The Gathering

This past week I’ve been watching squirrels gathering acorns around the church grounds. They’ve been quite busy! As I observed them, I wondered how they know when they’ve gathered enough. Do they know how many they will need during the long winter ahead? Have you ever wondered where they keep them all?

I’ve seen squirrel nests up in the treetops, but it’s doubtful there is even a single acorns inside. The gray squirrels in our area actually bury their cache, one nut at a time. According to the Virginia Department of Game and Inland Fisheries, each squirrel can bury up to 1,000 nuts per year! And somehow, they will find a substantial number of them when they are hungry. (And I’m pressed to find where I’ve placed my six pair of reading glasses.)

Arrivals and Departures

I often ponder the amazing timing of God’s creatures — how they know when to gather food, hibernate, and migrate. Do they simply sense the change in season, or are they intricately designed to know when it’s time to gather or go?

By mid-April each year, I am eagerly watching for the hummingbirds to arrive at our feeder. They are so tiny and quick that I often miss their debut. One day I’ll be standing at the window sipping my coffee, and suddenly, there they are! Then again each fall, I await their departure for warmer climates. The feeder stays outside until I am sure they are gone. Then within a few days, I am cheered by the arrival of the Dark-Eyed Juncos, foraging on the ground for seeds. The passing of these two bird species is nearly simultaneous each fall.

Think about the millions of birds and butterflies right now, high above us in the skies, heading to their winter homes. And next year, they will make this trip north again. It’s truly amazing!

Goodnight Garden

On the home front, the vegetable garden is almost finished for the season. I find myself wishing we had planted more squash, but we just didn’t have the extra space this year. We’ve had quite a lengthy dry spell, and everything green is stressed from the ongoing heat. We continue watering our tomatoes, and they are still producing fruit. That will likely continue until the first frost, usually in mid-October.

As we did last year, we plan to let a substantial part of the garden stay in place through the winter months. It provides both food and shelter for our feathered friends. We’ll have a bit more clean-up in the spring, but I don’t mind the delay.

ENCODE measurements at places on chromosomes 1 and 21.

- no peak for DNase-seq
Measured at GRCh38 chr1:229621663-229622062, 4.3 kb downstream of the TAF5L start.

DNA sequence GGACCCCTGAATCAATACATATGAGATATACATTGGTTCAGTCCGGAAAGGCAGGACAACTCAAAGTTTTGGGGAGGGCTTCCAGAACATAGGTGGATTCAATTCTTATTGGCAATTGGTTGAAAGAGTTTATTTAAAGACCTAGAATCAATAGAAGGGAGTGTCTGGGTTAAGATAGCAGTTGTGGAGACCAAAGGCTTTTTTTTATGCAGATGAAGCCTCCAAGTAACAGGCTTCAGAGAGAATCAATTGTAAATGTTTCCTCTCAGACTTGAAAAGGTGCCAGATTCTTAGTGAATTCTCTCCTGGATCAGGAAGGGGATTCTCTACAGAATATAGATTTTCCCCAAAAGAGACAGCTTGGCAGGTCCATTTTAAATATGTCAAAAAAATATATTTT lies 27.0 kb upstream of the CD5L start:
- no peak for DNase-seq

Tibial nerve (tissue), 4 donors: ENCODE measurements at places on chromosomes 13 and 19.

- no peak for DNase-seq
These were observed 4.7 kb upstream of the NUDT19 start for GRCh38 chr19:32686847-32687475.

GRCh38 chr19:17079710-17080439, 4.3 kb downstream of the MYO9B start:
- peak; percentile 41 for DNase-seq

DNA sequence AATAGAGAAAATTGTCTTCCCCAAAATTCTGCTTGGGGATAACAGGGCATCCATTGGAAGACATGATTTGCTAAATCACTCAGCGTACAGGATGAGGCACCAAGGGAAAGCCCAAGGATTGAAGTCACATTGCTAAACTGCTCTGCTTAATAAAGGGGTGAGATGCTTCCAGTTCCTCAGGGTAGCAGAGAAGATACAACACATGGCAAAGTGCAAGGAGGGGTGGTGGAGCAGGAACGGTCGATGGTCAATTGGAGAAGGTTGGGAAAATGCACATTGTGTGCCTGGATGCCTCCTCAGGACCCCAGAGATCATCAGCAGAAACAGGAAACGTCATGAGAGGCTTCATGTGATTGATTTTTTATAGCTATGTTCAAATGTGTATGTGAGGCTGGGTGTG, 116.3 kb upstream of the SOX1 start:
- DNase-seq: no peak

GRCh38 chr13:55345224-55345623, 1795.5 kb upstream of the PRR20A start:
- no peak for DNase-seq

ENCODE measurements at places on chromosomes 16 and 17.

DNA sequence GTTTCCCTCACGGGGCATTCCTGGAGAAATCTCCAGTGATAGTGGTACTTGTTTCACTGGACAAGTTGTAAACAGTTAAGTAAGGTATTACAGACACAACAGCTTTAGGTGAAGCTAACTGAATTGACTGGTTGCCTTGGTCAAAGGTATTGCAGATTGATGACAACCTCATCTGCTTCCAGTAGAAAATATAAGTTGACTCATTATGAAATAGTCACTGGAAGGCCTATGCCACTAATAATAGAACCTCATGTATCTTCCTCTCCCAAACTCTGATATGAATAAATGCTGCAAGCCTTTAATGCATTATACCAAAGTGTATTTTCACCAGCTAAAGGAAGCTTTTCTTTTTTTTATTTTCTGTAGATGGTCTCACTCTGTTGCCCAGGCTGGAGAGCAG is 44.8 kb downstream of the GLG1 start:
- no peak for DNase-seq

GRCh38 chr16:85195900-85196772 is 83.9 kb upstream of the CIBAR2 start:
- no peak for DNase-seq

🍁🍁🍁

The Homecoming

Perhaps like the squirrels, fall is my gathering time too.

This change in seasons brings a blend of heavenly aromas — cinnamon and nutmeg, hot apple crisp and simmering stews. It’s time to dig out the sweaters and blue jeans, and begin decorating my home. Fall is a cozy time of anticipation too, while I await that moment when everyone finds their way back home. My nest — and heart — will be full again.

 

Steadfast

I am writing outside today. What a joy it is, soaking up the early autumn sunshine after being cooped up inside for several rainy weekends in a row!

Our garden is quickly fading. In fact the only thing still thriving seems to be our Mexican Sunflowers. The hummingbirds and butterflies love them!

Both birds and butterflies have been busy this week, getting their fill of the sweet nectar as they prepare for their long migration flights to warmer climates in Mexico. I haven’t seen any “hummers” today, so it’s possible they have already departed. I often wonder, with the sheer number of migrating butterflies and birds, do they ever cross paths along the way? I guess we will never know.

“The grass withers, the flower fades, But the word of our God stands forever.””
‭‭Isaiah‬ ‭40:8‬

Scientists have more questions than answers as to what prompts these tiny creatures to migrate twice each year. For both the Monarch butterflies and the Ruby-Throated Hummingbirds, their species’ survival depends on this perilous 2,500-mile journey! Somehow they seem to know just the right moment to depart, and they also know exactly where they are going (even without a GPS 😉). Isn’t that marvelous?

We serve an amazing God, who — despite all the other uncertainties of this world — remains steadfast, and always provides for even his tiniest creations.